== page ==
On this week’s earnings call, General Growth Properties CEO Sandeep Mathrani took a question about today’s foot traffic in GGP’s numerous malls located nationwide. In the answer was a piece of news the retail property world only might have anticipated: Amazon.com is planning on a radical expansion of its brick-and-mortar efforts. Currently, Amazon operates only one shop in Seattle, but Mathrani suggests the number is about to explode.
“You go to Amazon opening brick-and-mortar book stores, and their goal is to open, as I understand, 300 to 400 bookstores,” the CEO said. “It’s a very interesting evolution, because the cost of the last mile is that important,” Mathrani said to investors. “The mall business, if you appreciate that it’s more focused on fashion, is very different than a staple business where you’re buying commodity. In the mall business, the impact of eCommerce is a lot less—it’s actually your friend, not your enemy.”
While this statement doesn’t qualify as any more than a rumor — Amazon declined comment to the original reporters at Ars Technica — there is a logic to such a move.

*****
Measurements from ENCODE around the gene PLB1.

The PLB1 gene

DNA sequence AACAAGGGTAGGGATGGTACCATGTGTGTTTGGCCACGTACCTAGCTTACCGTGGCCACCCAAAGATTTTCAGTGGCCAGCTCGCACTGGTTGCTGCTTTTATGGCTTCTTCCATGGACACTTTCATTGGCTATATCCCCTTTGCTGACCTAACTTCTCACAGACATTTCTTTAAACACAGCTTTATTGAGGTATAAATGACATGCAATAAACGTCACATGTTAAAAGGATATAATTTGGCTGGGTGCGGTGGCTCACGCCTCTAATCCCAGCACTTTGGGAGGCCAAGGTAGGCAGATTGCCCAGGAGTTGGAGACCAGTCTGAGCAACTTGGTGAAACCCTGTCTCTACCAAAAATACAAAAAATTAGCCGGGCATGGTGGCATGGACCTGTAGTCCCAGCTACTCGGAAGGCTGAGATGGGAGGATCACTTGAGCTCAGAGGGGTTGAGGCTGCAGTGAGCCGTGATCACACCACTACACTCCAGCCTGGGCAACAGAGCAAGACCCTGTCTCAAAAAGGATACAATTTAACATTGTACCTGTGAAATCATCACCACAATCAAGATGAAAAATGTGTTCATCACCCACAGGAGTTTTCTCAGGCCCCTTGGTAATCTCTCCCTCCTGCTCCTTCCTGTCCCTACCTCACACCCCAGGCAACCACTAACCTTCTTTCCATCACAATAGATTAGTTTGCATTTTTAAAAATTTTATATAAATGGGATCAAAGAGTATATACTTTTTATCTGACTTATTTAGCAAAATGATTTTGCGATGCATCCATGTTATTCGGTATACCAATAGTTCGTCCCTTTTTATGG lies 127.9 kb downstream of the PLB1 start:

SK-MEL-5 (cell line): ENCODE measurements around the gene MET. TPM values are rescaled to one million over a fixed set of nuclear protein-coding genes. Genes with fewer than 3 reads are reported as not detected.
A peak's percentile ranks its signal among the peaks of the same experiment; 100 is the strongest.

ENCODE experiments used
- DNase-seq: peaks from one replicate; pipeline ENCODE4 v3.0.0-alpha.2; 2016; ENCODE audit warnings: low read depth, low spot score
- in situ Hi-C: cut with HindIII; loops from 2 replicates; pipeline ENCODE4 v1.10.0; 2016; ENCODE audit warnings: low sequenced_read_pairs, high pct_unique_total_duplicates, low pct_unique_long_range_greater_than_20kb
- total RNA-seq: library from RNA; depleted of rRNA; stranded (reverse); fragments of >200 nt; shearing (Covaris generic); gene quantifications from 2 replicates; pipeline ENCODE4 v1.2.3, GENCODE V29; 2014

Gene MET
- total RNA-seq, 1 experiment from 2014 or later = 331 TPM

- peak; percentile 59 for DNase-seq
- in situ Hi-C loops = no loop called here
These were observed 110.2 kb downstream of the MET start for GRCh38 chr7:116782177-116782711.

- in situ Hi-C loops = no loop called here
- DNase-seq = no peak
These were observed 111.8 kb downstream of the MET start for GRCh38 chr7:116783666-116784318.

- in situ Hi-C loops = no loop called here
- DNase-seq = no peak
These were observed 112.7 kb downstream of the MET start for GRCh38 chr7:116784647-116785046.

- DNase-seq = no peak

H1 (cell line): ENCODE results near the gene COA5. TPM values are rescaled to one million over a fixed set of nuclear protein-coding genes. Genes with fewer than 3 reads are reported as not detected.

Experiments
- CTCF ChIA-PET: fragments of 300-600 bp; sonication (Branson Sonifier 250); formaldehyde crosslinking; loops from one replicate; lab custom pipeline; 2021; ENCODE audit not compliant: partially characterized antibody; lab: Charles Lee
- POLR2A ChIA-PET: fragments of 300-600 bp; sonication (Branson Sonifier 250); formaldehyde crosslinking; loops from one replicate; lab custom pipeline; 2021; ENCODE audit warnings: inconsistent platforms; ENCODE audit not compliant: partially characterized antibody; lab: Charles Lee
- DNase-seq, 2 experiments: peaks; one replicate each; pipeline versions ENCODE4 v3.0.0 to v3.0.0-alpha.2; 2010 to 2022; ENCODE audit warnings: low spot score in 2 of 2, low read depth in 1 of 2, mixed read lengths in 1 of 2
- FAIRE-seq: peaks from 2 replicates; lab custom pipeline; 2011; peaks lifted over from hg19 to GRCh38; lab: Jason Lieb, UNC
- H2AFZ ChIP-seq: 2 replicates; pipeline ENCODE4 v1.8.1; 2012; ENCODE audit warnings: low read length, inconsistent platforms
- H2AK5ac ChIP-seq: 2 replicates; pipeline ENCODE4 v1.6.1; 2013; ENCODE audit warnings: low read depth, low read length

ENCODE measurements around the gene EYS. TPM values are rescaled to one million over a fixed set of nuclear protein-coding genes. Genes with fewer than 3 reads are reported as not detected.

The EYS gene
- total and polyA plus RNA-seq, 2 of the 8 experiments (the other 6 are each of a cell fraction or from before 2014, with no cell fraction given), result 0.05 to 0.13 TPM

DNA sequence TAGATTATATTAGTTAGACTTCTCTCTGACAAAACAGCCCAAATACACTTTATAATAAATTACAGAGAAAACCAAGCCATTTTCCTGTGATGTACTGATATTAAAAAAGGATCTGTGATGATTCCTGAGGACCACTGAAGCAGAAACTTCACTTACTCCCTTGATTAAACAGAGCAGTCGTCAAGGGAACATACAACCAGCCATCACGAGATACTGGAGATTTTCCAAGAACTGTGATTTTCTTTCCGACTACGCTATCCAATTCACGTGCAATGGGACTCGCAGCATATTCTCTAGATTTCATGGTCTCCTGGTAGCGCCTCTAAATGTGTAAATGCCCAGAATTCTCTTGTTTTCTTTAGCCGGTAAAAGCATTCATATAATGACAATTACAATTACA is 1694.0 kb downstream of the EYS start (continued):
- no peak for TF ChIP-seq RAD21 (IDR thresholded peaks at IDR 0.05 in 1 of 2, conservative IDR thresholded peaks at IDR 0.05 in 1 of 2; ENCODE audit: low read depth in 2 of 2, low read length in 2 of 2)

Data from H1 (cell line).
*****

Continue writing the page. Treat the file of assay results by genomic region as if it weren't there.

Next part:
As shipping prices rise — it makes sense that ship-to-store options will be increasingly demanded by online retail customers, which could be the come-on that puts numbers of e-tailing customers back into their cars to come to the shopping center. In December, UPS and US Postal Service raised rates approximately 5% and 9.5% respectively, which, when matched with steeply rising volumes of parcels, ensures that the bite from shipping costs will loom large on Amazon’s bottom line going forward.
It’s worth noticing that the retailing operations formula that supports ship-to-store appears to apply an upward pressure on square footage demand at lease time, because such stores will have to carry out a mini-warehouse role in addition to traditional customer-facing retail. These hybrid footprints will be necessary to keep up with the demands of customers who want what they want when, where and how they want it.